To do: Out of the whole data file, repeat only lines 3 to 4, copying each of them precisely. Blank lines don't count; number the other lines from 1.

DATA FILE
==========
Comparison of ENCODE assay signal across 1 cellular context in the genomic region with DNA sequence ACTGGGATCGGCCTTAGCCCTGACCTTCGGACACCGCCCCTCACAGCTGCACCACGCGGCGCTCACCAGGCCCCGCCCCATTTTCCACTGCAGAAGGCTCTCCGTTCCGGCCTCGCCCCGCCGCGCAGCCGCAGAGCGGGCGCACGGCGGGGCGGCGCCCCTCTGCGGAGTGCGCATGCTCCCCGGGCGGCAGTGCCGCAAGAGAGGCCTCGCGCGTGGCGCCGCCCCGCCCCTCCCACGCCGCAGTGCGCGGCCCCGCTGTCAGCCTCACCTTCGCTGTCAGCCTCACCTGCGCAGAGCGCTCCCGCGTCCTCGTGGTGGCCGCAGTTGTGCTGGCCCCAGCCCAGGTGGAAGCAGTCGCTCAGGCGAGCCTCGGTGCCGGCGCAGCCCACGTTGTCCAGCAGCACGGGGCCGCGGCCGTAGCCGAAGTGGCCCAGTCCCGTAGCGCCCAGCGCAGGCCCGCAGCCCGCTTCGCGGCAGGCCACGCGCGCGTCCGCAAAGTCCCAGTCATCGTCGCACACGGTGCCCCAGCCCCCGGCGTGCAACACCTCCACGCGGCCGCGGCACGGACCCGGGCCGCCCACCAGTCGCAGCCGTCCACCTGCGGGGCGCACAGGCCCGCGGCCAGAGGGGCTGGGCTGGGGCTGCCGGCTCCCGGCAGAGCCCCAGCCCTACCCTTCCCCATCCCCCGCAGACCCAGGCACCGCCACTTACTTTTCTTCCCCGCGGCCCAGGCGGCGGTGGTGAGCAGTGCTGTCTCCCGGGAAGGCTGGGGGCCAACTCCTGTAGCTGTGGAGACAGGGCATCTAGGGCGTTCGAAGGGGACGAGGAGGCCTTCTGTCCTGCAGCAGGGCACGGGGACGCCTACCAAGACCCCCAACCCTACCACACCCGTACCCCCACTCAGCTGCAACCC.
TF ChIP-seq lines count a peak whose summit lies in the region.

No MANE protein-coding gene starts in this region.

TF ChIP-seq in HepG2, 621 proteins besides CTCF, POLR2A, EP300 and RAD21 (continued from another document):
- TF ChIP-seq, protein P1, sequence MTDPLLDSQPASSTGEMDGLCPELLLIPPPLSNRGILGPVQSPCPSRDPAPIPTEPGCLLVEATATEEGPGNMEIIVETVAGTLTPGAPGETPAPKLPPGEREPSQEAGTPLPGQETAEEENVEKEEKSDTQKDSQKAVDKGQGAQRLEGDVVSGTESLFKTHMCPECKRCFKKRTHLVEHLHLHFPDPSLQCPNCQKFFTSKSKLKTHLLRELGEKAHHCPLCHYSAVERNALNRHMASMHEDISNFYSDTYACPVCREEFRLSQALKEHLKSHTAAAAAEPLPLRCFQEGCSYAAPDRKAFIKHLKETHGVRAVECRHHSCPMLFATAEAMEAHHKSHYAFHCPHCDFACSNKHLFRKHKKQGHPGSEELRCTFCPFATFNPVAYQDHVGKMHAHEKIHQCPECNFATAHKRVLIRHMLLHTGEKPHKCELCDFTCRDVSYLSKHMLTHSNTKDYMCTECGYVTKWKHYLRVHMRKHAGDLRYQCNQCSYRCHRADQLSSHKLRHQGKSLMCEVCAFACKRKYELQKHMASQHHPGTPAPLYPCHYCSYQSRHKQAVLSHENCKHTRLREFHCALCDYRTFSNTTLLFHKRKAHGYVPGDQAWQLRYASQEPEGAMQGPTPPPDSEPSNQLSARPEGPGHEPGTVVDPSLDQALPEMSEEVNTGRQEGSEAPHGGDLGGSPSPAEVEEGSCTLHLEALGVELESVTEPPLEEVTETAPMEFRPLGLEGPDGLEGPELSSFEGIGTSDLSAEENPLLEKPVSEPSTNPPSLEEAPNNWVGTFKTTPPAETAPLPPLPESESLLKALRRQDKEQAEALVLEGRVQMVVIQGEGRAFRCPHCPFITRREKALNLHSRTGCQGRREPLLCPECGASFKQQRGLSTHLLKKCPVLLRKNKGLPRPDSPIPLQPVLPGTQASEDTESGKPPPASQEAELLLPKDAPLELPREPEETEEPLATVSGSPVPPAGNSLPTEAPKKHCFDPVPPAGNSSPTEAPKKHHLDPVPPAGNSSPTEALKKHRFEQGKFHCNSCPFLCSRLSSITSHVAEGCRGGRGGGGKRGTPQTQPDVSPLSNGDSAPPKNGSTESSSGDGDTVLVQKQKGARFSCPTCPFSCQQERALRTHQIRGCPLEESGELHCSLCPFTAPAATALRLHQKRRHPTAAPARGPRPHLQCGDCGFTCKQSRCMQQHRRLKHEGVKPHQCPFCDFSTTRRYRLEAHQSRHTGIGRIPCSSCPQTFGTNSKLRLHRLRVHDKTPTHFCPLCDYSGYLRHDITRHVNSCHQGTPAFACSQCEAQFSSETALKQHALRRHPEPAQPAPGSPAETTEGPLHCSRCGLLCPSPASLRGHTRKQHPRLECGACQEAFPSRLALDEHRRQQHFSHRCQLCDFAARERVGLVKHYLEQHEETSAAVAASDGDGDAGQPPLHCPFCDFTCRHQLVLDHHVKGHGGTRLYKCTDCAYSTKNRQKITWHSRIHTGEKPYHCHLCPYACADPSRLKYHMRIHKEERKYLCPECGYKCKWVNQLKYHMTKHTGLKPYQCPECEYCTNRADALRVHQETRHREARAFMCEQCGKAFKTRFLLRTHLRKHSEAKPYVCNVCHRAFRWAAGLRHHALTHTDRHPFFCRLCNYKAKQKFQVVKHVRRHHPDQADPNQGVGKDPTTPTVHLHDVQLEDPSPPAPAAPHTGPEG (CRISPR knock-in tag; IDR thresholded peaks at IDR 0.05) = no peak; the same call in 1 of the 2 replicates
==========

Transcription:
No MANE protein-coding gene starts in this region.

TF ChIP-seq in HepG2, 621 proteins besides CTCF, POLR2A, EP300 and RAD21 (continued from another document):